Spring Hazards: Grass seeds, itchy dogs, snail pellet poisoning and snake bites.

While most of us look forward to the end of the winter, spring can present a few problems for our pets. We find that spring is one of the busiest times for us, with the same issues recurring every year.

Because these problems are common and we see them time and again, I’ve already written about these issues. Now is the time to remind everyone about the issues their pets may experience with spring.

Grass Seeds:

Grass seeds entering pets ears, paws, eyes and skin is a very common problem. We can see several pets affected each day, and my personal record is removing seven grass seeds from one dog’s ears. By properly preparing your dog and yard, you can minimise the risk of your pet being affected.

//www.bunburyvets.com.au/information-centre/grass-seed-season/

Allergic Skin Disease:

Rather than getting hay fever or asthma, our pets are more likely to experience skin problems with pollen allergies. There are a few basic things you can do to help your pet with mild allergies, and there are new treatments available for the more severely affected pets.

//www.bunburyvets.com.au/information-centre/why-is-my-dog-scratching/

Snake Bites:

Did you know that the majority of snake bite cases are seen before Christmas? There are many theories as to why this may be the case, including the snakes being more sluggish so don’t get out of the way as readily, and more potent toxin after not hunting for a prolonged period. Whatever the reason, snake bites are a true emergency, and you need to know what signs to look for and what to do if you suspect your pet has been bitten.

//www.bunburyvets.com.au/information-centre/think-pet-may-bitten-snake/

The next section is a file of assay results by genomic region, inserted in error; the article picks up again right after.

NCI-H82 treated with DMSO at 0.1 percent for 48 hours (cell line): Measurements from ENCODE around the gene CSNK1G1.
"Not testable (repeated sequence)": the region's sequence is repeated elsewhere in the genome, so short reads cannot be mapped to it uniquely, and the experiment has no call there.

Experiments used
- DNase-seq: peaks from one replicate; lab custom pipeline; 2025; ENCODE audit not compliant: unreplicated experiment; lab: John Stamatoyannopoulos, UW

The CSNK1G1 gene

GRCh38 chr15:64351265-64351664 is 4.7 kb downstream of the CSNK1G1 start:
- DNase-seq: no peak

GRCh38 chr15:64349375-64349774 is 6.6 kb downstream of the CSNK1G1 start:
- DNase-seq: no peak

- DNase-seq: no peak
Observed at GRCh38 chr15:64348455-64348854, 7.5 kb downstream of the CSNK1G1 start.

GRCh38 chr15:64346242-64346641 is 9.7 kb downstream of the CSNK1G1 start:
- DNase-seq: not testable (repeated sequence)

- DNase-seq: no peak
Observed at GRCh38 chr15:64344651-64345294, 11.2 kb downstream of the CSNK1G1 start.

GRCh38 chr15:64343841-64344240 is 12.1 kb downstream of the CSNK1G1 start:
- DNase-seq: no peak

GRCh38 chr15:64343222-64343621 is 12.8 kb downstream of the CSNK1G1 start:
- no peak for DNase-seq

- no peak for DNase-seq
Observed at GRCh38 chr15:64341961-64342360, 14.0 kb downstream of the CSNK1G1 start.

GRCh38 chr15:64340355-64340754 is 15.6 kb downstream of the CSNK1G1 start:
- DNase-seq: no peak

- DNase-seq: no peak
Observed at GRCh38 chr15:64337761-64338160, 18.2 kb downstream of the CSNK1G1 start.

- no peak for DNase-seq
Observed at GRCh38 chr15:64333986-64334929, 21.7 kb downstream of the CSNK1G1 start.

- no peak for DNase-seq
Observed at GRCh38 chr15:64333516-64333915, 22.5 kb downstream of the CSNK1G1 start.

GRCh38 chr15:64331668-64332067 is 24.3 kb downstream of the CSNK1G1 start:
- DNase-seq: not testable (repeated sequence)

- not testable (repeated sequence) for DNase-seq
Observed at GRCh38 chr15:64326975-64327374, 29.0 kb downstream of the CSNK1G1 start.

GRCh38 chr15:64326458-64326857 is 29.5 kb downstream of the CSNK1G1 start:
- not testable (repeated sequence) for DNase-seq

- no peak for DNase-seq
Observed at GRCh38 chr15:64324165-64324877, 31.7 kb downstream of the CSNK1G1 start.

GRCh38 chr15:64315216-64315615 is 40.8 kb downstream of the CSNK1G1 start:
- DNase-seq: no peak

Snail Pellets:

Snail Pellets

I wrote about this one recently after seeing several cases of poisoning in a short period of time. The main thing to remember here is that no snail pellets are truly “pet safe”, so should never be used or stored anywhere that a pet may access.

//www.bunburyvets.com.au/information-centre/snail-pellets-pets/

 

By being proactive, pet owners can minimise the risk of needing a visit to the vet this pring, but remember that if you need us, there will be someone on the end of the phone 24 hours a day, 7 days a week.

Snail Pellets and Pets

Snail Pellets

Over the last few weeks, we have seen several cases where dogs have eaten snail pellets. This has cost one dog its life, and has caused a lot of suffering in other dogs.

With spring just around the corner, people’s minds are turning to their gardens, and this is when we see a spike in the number of cases of poisoning.

So how do you protect your pet from snail pellets?

The first thing to realise is that NO snail pellets are safe for your pet. While some may be less dangerous than others, they can all cause severe illness and even death.

  • NEVER use snail pellets in any area which your pet may access. Despite having ingredients which make the pellets taste bad, some dogs will still eat them if they get access.
  • Always store snail pellets in a locked cupboard. This helps protect children as well as pets, and ensures the box can’t be knocked off a shelf where a pet can then gain access.
  • When using pellets, never place them in mounds. Ensure they are sparsely scattered so a dog can’t ingest a large volume rapidly if it does access the area.
  • Consider less toxic options such as beer traps, or head out on the rainy mornings and evenings to pick up snails by hand.

What are the signs of snail pellet poisoning?

The most common types of snail pellets work by affecting nerve impulses to the muscles and other body parts. This may show as:

  • Muscle twitching or seizures
  • Small pupils
  • Salivating
  • Diarrhoea
  • Overreacting to touch or noise
  • Incoordination

If you see these signs in your pet and feel they may have eaten snail pellets, they need to be seen by a vet urgently.

How do we treat snail pellet poisoning?

If we see the pet very quickly after ingestion, we can often make them vomit up the poison, which may be all that is needed.

Once signs such as muscle twitching and seizuring are occurring, we generally need to anaesthetise the pet and pump its stomach. The pet will then need to kept anaesthetised for several hours to control the seizures so the body has had a chance to remove the toxin. The pet will then likely be hospitalised for one to three days.

In some cases, the poison can cause severe liver and kidney damage, which can be very difficult to treat.

Please be careful with snail pellets this spring. Treating pets who have eaten pellets is difficult, expensive and not always successful. Remember that no pellets are truly pet safe, so the best option is to not have them on your property.

Felix loves his medication